Published : 2014-07-10 20:29
Updated : 2014-07-10 20:29
ARENBERG, France (AP) ― An injured wrist was just too much for Tour de France champion Chris Froome, in one of the most memorable and crash-marred stages in recent race history.
The Kenyan-born Briton ended his repeat bid Wednesday, dropping out of cycling’s big event and dropping a bombshell on his competitors after crashing twice in a rain-, mud-, sweat- and blood-soaked fifth stage for the pack through nerve-wracking cobblestones along France’s border with Belgium.
The 29-year-old Team Sky leader, already nursing pain in his left wrist a day earlier, first scuffed up his right hip, tearing his uniform, then scraped his face. Both falls happened even before he got to the start of 13 total kilometers over joint-jangling cobblestones.
He was the best-known of several big-name riders who crashed on Wednesday. They found out months ago, when the course was announced, what they would face on the roads from Ypres, Belgium to Arenberg Porte du Hainaut. It’s the same big bumps known to racers of the celebrated Paris-Roubaix one-day race.
What they couldn’t foresee was the rain, which slickened roads and unsettled many rider nerves ― and psychology was crucial to surviving the stage. Before Froome crashed, Sky sporting director Nicolas Portal said it best: “His wrist hurts a bit, but it’ll be a question of mental as well today,” according to the Tour’s website.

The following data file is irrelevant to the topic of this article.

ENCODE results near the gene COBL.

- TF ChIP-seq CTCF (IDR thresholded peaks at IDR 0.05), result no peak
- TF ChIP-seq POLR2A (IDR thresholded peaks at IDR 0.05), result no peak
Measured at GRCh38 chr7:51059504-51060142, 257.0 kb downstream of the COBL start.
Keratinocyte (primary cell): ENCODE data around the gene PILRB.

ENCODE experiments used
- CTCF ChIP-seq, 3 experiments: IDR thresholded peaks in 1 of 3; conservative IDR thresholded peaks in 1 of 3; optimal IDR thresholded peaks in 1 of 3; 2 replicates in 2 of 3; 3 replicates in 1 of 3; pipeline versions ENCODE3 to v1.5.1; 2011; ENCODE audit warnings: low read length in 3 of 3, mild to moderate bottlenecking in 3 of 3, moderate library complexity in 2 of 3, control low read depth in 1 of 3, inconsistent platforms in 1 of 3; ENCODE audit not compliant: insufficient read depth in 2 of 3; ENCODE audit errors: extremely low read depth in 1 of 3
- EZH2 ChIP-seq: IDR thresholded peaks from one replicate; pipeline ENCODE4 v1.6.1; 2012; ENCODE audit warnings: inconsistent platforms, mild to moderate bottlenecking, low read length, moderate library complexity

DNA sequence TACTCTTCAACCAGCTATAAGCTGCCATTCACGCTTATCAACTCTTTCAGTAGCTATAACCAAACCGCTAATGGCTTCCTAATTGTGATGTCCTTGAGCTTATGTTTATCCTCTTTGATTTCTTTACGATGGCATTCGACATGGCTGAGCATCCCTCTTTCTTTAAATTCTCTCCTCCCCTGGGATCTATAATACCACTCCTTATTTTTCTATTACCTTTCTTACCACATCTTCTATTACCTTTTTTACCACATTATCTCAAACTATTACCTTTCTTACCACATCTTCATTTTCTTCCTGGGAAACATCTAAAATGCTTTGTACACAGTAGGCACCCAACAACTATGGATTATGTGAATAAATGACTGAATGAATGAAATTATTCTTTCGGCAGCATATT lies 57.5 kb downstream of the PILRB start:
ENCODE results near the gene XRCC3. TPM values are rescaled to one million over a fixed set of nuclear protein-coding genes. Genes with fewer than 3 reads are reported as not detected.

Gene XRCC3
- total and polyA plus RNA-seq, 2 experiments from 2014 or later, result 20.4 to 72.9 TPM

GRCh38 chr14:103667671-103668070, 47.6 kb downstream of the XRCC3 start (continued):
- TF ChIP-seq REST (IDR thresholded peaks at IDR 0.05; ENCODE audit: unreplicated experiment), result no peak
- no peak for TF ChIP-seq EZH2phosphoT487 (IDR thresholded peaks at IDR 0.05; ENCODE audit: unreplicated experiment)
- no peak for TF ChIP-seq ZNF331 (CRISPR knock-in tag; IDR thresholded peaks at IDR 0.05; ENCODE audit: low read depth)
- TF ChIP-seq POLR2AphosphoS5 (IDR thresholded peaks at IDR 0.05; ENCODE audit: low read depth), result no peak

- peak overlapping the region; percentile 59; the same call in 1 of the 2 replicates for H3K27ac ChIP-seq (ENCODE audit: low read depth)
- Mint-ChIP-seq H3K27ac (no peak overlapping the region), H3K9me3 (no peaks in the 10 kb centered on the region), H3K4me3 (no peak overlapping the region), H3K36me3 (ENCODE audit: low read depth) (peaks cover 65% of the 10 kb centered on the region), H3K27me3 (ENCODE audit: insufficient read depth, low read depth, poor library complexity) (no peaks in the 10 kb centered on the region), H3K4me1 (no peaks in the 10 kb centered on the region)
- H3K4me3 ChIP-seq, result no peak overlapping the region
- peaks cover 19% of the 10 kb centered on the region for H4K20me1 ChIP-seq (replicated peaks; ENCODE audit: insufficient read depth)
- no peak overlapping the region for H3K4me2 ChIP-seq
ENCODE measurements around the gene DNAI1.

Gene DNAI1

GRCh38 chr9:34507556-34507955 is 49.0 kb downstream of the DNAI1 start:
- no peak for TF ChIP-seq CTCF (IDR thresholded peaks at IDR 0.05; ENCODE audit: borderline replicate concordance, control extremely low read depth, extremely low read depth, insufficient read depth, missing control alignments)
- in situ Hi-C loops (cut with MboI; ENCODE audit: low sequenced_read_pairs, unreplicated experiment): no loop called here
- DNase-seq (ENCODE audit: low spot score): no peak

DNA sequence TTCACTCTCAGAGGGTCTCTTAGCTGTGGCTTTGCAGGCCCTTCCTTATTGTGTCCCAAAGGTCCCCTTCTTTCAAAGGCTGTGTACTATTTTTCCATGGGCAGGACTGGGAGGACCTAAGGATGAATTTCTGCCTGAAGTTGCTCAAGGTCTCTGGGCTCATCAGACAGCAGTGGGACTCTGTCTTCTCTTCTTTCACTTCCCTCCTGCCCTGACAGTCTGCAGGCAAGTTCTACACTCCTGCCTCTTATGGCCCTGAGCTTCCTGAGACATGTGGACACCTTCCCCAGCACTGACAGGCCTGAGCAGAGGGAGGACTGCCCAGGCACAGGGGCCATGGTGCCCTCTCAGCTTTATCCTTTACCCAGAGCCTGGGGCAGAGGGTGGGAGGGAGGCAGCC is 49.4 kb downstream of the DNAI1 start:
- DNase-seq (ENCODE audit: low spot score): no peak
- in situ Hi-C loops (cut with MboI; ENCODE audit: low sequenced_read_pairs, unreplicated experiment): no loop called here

Before the stage, Froome had said that the biggest concern about the cobblestones was not riding over them, but the nervousness of the peloton as riders jockey to get up front, which is considered the safest place to be.
Froome didn’t speak to reporters after his second spill on the day at around the halfway mark. Wincing and limping, he shook his head at a Team Sky staffer, walked over to a team car, and climbed in. The team said later that he was already on his way home.
On Twitter, he wrote that he was “devastated” to withdraw: “Injured wrist and tough conditions made controlling my bike near to impossible.”